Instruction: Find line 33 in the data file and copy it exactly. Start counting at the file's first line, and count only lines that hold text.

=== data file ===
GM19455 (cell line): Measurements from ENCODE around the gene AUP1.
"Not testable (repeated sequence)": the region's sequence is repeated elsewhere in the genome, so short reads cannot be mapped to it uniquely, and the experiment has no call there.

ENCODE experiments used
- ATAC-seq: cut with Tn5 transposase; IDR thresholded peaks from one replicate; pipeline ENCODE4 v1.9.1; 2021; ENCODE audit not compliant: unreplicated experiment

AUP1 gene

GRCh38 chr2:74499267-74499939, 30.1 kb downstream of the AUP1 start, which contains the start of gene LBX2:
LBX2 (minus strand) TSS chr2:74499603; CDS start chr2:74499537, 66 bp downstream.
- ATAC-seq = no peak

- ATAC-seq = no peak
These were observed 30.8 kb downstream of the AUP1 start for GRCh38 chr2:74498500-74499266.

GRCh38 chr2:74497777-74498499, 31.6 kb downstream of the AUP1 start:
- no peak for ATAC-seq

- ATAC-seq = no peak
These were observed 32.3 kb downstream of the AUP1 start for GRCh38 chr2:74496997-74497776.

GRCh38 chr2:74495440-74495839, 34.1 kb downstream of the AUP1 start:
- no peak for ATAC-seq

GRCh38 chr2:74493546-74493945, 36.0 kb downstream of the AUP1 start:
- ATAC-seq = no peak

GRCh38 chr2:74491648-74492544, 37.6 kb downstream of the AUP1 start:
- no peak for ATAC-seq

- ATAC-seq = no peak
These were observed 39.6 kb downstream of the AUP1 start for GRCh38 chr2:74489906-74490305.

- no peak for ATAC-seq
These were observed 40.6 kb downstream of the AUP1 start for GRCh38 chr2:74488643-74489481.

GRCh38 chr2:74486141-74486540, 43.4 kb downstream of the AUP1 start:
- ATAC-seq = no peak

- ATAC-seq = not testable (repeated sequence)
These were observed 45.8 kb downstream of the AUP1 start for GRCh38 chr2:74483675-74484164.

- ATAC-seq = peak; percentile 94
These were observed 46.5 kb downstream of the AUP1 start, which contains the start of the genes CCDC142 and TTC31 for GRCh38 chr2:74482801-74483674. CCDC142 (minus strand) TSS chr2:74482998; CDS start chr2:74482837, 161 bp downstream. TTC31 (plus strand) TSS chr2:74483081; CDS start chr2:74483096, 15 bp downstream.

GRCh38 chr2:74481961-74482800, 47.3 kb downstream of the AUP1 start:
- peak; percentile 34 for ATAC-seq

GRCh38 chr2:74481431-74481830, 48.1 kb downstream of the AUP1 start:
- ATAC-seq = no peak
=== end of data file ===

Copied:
GRCh38 chr2:74481431-74481830, 48.1 kb downstream of the AUP1 start: